Rather than being a scientific way to describe a certain brand of “kids being kids,” ADD and ADHD actually develop from very real neurological conditions. To understand the science behind these conditions, it is first important to understand the role that each part of the brain plays. The parietal part of the brain is in charge of
processing information collected by the senses. The frontal lobe of the brain, meanwhile helps to organize information that comes in. These are the areas that are affected in cases of ADD and ADHD. (Two other sections—the occipital and temporal parts—are unaffected by these conditions.)In cases of ADD, the parietal part of the brain is the only section of the brain that contains abnormal amounts of activity. That means that while the frontal lobe functions normally (thereby integrating information effectively), the individual struggles in processing information that comes into the brain. In other words, they are able to put information to use, but they have difficulty sorting and processing it. Those with ADHD tend to have abnormal activity in both the parietal and frontal areas of the brain. This results in issues with both information collection and integration of material into everyday activity. The deficiency of activity that exists in the frontal lobe is directly related to low levels of two important neurotransmitters—dopamine and norepinephrine. The deficiencies, combined with low levels of serotonin, result in problems with arousal, alertness, and impulsive behavior.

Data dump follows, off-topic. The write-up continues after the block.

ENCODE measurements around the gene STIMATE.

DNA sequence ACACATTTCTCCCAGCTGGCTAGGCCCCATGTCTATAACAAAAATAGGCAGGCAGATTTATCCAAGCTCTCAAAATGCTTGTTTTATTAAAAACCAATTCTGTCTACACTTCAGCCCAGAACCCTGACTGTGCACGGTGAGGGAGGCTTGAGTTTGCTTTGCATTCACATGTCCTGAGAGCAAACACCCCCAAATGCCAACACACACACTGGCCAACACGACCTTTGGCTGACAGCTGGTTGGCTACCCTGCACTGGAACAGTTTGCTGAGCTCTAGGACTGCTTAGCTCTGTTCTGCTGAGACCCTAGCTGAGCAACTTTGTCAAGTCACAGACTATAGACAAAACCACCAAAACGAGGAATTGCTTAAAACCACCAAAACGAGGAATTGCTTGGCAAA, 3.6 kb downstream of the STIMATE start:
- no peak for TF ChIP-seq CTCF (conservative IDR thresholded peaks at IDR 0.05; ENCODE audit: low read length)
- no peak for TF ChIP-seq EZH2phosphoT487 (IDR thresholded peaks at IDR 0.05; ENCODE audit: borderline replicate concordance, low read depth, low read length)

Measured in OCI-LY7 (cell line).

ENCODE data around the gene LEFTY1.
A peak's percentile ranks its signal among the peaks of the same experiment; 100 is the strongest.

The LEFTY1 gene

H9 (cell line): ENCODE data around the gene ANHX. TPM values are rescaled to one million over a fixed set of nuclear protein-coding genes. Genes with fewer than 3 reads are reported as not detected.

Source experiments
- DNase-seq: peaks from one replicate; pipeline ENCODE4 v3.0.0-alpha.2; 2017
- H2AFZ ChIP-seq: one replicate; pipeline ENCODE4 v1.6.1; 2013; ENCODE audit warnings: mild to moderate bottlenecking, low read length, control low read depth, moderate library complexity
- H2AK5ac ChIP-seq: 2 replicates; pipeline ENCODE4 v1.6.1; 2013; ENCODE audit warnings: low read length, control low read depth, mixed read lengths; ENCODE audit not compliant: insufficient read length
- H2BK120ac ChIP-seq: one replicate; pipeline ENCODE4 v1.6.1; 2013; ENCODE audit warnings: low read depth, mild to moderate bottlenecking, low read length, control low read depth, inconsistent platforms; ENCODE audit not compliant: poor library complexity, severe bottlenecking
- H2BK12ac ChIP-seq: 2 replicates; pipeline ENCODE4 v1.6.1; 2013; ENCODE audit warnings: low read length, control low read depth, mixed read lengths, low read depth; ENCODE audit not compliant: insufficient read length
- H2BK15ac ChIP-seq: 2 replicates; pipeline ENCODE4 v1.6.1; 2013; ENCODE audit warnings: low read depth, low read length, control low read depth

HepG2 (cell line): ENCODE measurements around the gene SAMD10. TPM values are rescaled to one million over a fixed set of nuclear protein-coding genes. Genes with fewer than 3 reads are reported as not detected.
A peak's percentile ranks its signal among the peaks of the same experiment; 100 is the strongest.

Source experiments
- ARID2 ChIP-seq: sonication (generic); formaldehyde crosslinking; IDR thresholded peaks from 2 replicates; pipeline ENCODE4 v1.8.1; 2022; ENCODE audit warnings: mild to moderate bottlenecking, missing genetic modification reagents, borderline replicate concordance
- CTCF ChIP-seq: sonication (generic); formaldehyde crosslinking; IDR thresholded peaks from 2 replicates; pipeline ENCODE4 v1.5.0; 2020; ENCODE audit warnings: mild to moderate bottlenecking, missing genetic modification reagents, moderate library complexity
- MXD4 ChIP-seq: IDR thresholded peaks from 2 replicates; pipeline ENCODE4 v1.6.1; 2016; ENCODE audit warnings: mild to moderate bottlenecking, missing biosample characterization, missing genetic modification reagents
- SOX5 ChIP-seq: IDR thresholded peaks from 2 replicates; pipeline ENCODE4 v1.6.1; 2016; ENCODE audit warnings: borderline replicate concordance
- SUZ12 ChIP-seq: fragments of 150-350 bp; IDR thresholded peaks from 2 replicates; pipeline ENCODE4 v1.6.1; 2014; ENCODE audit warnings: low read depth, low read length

Differences in Behavior

Because the conditions are chemically different, they manifest in a variety of different ways. Still, there also appear to be some similarities in the ultimate appearance of these conditions. On a basic level, easy distraction is the main problem for those with ADD. For those with ADHD, hyperactivity and difficulty in processing information are both major issues. The two conditions appear to intersect when it comes to the appearance of restlessness, but this comes about as the result of very different reasons: For those with ADD,
restlessness comes from anxiety, whereas those with ADHD are restless because of excessive motor activity.

Valerie Johnston is a health and fitness writer located in East Texas. With ambitions of one day running a marathon, writing for ensures she keeps up-to-date on ll of the latest health and fitness news.